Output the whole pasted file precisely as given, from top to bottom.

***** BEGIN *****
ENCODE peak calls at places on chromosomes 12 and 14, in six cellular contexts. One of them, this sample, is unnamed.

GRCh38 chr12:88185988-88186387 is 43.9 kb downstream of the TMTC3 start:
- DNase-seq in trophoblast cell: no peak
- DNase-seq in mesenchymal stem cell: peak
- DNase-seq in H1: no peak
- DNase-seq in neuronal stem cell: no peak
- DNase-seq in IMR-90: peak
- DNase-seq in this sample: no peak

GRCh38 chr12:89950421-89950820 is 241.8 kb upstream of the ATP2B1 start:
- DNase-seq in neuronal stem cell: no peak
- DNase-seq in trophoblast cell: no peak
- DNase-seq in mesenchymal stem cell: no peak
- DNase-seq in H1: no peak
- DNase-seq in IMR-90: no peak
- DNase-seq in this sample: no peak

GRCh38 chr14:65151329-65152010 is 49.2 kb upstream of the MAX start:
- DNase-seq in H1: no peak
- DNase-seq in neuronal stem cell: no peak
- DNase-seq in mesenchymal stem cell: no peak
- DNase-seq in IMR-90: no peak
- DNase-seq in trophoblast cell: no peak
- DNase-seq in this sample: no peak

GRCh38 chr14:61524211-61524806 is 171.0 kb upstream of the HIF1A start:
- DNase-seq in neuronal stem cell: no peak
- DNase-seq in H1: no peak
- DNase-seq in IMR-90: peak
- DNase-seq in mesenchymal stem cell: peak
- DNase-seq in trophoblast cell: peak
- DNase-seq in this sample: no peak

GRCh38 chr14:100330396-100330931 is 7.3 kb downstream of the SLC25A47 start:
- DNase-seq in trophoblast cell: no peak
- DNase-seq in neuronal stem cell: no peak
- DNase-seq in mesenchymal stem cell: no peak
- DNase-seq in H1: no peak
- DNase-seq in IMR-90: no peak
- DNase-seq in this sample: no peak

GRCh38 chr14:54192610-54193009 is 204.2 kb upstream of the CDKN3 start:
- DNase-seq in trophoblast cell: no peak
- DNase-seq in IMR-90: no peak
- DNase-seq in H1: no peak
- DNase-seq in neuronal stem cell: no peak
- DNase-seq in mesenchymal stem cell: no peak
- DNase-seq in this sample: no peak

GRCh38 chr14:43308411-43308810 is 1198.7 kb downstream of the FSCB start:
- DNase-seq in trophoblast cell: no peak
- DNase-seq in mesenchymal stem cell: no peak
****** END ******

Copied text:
ENCODE peak calls at places on chromosomes 12 and 14, in six cellular contexts. One of them, this sample, is unnamed.

GRCh38 chr12:88185988-88186387 is 43.9 kb downstream of the TMTC3 start:
- DNase-seq in trophoblast cell: no peak
- DNase-seq in mesenchymal stem cell: peak
- DNase-seq in H1: no peak
- DNase-seq in neuronal stem cell: no peak
- DNase-seq in IMR-90: peak
- DNase-seq in this sample: no peak

GRCh38 chr12:89950421-89950820 is 241.8 kb upstream of the ATP2B1 start:
- DNase-seq in neuronal stem cell: no peak
- DNase-seq in trophoblast cell: no peak
- DNase-seq in mesenchymal stem cell: no peak
- DNase-seq in H1: no peak
- DNase-seq in IMR-90: no peak
- DNase-seq in this sample: no peak

GRCh38 chr14:65151329-65152010 is 49.2 kb upstream of the MAX start:
- DNase-seq in H1: no peak
- DNase-seq in neuronal stem cell: no peak
- DNase-seq in mesenchymal stem cell: no peak
- DNase-seq in IMR-90: no peak
- DNase-seq in trophoblast cell: no peak
- DNase-seq in this sample: no peak

GRCh38 chr14:61524211-61524806 is 171.0 kb upstream of the HIF1A start:
- DNase-seq in neuronal stem cell: no peak
- DNase-seq in H1: no peak
- DNase-seq in IMR-90: peak
- DNase-seq in mesenchymal stem cell: peak
- DNase-seq in trophoblast cell: peak
- DNase-seq in this sample: no peak

GRCh38 chr14:100330396-100330931 is 7.3 kb downstream of the SLC25A47 start:
- DNase-seq in trophoblast cell: no peak
- DNase-seq in neuronal stem cell: no peak
- DNase-seq in mesenchymal stem cell: no peak
- DNase-seq in H1: no peak
- DNase-seq in IMR-90: no peak
- DNase-seq in this sample: no peak

GRCh38 chr14:54192610-54193009 is 204.2 kb upstream of the CDKN3 start:
- DNase-seq in trophoblast cell: no peak
- DNase-seq in IMR-90: no peak
- DNase-seq in H1: no peak
- DNase-seq in neuronal stem cell: no peak
- DNase-seq in mesenchymal stem cell: no peak
- DNase-seq in this sample: no peak

GRCh38 chr14:43308411-43308810 is 1198.7 kb downstream of the FSCB start:
- DNase-seq in trophoblast cell: no peak
- DNase-seq in mesenchymal stem cell: no peak